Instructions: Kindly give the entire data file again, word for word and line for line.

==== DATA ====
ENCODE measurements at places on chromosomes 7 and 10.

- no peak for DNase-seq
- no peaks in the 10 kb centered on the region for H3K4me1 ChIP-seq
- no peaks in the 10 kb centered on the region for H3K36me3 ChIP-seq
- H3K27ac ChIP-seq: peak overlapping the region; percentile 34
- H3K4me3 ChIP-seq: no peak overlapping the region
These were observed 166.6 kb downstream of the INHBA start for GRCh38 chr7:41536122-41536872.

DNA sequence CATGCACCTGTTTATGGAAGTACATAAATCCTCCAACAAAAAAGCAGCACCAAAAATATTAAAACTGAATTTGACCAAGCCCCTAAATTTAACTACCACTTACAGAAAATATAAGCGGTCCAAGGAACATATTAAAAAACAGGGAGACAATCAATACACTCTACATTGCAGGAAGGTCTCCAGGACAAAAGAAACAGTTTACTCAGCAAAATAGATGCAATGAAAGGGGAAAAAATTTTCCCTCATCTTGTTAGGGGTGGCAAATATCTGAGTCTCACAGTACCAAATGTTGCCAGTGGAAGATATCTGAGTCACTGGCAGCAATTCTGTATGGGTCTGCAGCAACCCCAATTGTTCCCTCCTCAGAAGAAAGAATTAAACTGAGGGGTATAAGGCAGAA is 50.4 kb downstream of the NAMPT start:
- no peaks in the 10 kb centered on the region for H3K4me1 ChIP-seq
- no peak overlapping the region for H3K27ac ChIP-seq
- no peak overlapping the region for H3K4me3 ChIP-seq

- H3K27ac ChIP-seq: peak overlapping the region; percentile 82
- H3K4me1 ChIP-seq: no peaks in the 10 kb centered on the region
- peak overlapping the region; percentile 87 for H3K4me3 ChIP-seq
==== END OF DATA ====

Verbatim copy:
ENCODE measurements at places on chromosomes 7 and 10.

- no peak for DNase-seq
- no peaks in the 10 kb centered on the region for H3K4me1 ChIP-seq
- no peaks in the 10 kb centered on the region for H3K36me3 ChIP-seq
- H3K27ac ChIP-seq: peak overlapping the region; percentile 34
- H3K4me3 ChIP-seq: no peak overlapping the region
These were observed 166.6 kb downstream of the INHBA start for GRCh38 chr7:41536122-41536872.

DNA sequence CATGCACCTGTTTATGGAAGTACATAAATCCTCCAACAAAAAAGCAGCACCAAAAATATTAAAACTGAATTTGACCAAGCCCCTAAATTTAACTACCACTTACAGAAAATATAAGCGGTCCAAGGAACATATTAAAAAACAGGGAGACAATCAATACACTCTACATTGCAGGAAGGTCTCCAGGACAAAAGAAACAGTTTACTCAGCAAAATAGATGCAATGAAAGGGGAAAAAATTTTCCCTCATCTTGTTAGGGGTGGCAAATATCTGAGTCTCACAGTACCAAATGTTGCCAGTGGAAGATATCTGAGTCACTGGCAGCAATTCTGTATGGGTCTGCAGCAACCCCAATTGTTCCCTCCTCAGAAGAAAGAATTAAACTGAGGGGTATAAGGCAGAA is 50.4 kb downstream of the NAMPT start:
- no peaks in the 10 kb centered on the region for H3K4me1 ChIP-seq
- no peak overlapping the region for H3K27ac ChIP-seq
- no peak overlapping the region for H3K4me3 ChIP-seq

- H3K27ac ChIP-seq: peak overlapping the region; percentile 82
- H3K4me1 ChIP-seq: no peaks in the 10 kb centered on the region
- peak overlapping the region; percentile 87 for H3K4me3 ChIP-seq